Did He Think We Wouldn’t Catch Him?

From the same mold of minds that said writing out 10262 “would [require] fill[ing] up the entire known universe with paper,” we get another piece of crazy mathematical manipulation.

Chuck Colson wrote a piece for The Christian Post in which he said this:

Even atheist Richard Dawkins admits that there is a one-in-seven chance that God might exist. He simply chooses to take, as he sees it, the six-in-seven chances that God does not exist. That’s a bad bet.

Really? That’s what Dawkins said?

No, of course not.

Not that Colson would provide a citation for that claim, but the good bet is that it is a distortion of something Dawkins wrote.

In The God Delusion, Dawkins categorized the “belief continuum” into seven parts, ranging from someone who says he is 100% sure that God exists (1) to someone who is 100% sure that God does not exist (7).

Dawkins said he was at a 6, leaning toward 7.

Colson makes the jump to say that Dawkins, who put the “100% certainty of God’s existence” option on the belief spectrum, is saying there is a 1 in 7 shot that God exists.

Wow.

That takes balls.

Siamang wonders what the odds are of Colson making a correction.

I’m not holding my breath…

(via Scientia Natura and the eBay Atheist)


[tags]atheist, atheism, Jesus, Christian, math, religion, lies, liar[/tags]

  • Kate

    Seems like someone was reading their Bible during middle school math…

  • http://t3knomanser.livejournal.com t3knomanser

    That’s a sadly common misinterpretation of porbability theory. I think it arises from the most common examples- dice, coins, etc. Things where the each item in the set of results has equal weight. A die has six options, and that means a one in six chance of a specific number coming up. It’s an easy (and wrong) jump in logic to expand that to any situation where there’s a finite set of options.

  • Kate

    Yeah like winning the lottery – I either win, or don’t. Sweet, 50% chance I’ll win!!!

  • Mriana

    IMO, what Dawkins said is akin to my saying, “IF there is a god, it’s part of nature, much like the wind.” Science has yet to find it IF that is true. He is denouncing the traditional concept of the invisible old man in the sky, but not denying the possibility that there is something about nature we haven’t explained yet. His thoughts leave room for what science may discover.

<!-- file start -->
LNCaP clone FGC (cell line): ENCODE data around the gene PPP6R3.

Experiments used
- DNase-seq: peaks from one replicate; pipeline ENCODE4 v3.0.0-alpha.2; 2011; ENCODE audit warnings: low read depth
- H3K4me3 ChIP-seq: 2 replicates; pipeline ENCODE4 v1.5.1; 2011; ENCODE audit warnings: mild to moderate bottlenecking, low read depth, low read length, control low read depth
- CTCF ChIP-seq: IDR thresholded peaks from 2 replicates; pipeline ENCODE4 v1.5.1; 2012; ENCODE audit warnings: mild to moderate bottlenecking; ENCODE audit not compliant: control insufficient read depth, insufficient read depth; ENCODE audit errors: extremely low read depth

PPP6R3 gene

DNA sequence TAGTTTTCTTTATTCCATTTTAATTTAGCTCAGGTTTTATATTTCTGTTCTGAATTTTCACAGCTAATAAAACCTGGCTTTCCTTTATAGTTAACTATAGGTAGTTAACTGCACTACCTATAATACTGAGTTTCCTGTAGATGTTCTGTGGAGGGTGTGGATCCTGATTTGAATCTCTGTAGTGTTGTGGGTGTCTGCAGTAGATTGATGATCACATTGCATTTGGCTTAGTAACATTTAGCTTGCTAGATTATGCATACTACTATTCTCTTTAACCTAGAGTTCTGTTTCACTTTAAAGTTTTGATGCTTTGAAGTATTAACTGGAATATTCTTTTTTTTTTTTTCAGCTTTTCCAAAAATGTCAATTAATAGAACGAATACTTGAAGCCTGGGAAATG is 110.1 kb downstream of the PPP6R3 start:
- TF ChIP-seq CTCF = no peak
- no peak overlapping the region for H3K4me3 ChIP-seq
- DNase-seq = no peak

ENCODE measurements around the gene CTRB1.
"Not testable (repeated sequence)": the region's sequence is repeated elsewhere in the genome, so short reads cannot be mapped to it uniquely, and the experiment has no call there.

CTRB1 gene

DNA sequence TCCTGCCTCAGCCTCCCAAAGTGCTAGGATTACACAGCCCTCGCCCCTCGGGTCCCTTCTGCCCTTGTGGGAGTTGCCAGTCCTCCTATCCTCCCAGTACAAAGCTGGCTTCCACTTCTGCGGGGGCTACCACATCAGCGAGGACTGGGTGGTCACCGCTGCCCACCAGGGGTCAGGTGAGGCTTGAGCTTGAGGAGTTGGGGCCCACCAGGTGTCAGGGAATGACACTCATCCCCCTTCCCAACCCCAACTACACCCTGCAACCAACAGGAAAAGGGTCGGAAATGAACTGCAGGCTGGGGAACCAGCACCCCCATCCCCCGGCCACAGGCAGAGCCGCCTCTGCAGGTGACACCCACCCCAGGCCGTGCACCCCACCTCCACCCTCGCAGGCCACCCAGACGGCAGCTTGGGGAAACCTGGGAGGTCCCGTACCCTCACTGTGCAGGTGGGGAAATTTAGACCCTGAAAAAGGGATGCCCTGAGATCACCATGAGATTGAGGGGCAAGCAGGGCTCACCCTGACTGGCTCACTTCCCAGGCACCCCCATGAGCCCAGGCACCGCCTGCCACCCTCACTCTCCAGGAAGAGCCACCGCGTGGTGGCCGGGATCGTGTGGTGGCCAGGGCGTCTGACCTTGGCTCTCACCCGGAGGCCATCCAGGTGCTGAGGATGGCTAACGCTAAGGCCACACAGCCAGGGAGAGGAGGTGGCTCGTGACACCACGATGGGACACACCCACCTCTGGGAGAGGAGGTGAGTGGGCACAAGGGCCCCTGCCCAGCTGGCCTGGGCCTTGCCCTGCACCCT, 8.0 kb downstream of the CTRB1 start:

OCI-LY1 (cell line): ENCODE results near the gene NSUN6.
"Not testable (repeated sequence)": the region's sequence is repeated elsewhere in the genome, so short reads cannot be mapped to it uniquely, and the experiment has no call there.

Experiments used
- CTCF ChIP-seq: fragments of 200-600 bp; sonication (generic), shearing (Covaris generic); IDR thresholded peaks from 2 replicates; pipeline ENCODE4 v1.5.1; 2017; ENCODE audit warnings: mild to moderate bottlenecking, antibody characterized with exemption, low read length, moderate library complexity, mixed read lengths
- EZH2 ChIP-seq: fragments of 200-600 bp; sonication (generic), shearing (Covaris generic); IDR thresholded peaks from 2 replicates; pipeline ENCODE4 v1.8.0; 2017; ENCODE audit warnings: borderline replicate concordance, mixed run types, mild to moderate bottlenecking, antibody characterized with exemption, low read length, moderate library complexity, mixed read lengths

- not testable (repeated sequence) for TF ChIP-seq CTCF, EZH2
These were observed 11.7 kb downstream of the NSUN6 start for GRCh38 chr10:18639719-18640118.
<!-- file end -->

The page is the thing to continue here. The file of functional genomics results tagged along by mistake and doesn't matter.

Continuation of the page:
• http://spaninquis.wordpress.com/ Spanish Inquisitor

    Who listens to Colson anyway? He became irrelevant in 1973, when he said “Grab ‘em by the balls and their hearts and minds will follow.” Of course, he worked for Nixon at the time.

    Now all he can do is shill religion.

    Ptui.

  • John Waterman

    And being a “6, leaning toward 7″ is exactly the right position for a scientist. Never certain. Ready and hopeful that the evidence will show us something new.

  • HappyNat

    He simply chooses to take, as he sees it, the six-in-seven chances that God does not exist. That’s a bad bet.

    Him misrepresenting Dawkins is bad, but not understanding that a 6 in 7 cahnce is better than a 1 in 7 chance might be even worse. This makes the gambler in my heart cry.

  • http://starseyer.blogspot.com Mikayla

    What!! No, what Dawkins said that there is a 1-7 scale from abolutely certain theism to abolutely certain atheism. A person who is at 1 on the scale is abolutely certain god exists. Someone at 7 on the scale is abolutely certain god doen’t exist. Someone at 4 thinks it is equally likely that god may or may not exist. Someone at 6, such as Dawkins, admits the very slightest possiblity a god could exists, but that is about the same possiblity that fairies exist.

    This is all in The God Delusion, and it would do Chuck Colson some good to read it.

  • stogoe

    The odds of Colson correcting himself is roughly equal to the chances of Mickey Kaus coming out on national TV as a goat-blower.

    And Colson is still big in the West.

  • Polly

    Colson is on the radio – KKLA – every weekday (in LA) for a 5-minute spoken blurb about various subjects. Sometimes, he talks about causes I can agree with in general: the poor or the forgotten, modern day slavery, etc. I don’t know anything about him outside of that except that he was in jail and has a prison “ministry” which may or may not INCREASE recidivism.

    In general, xian “leaders” and apologists are liars. Everything they say is deceptive advertising for their religion. I’m talking about the nationally known ones, not the pastors in the churches just struggling to get by. The poor ones are usually honest, maybe a couple of the well-off ones, too, maybe.

  • Karen

    Colson is quite a hero in the evangelical Christian community. He’s very much admired for his work with inmates in prison, though I’ve never seen any good stats on how effective that program truly is.


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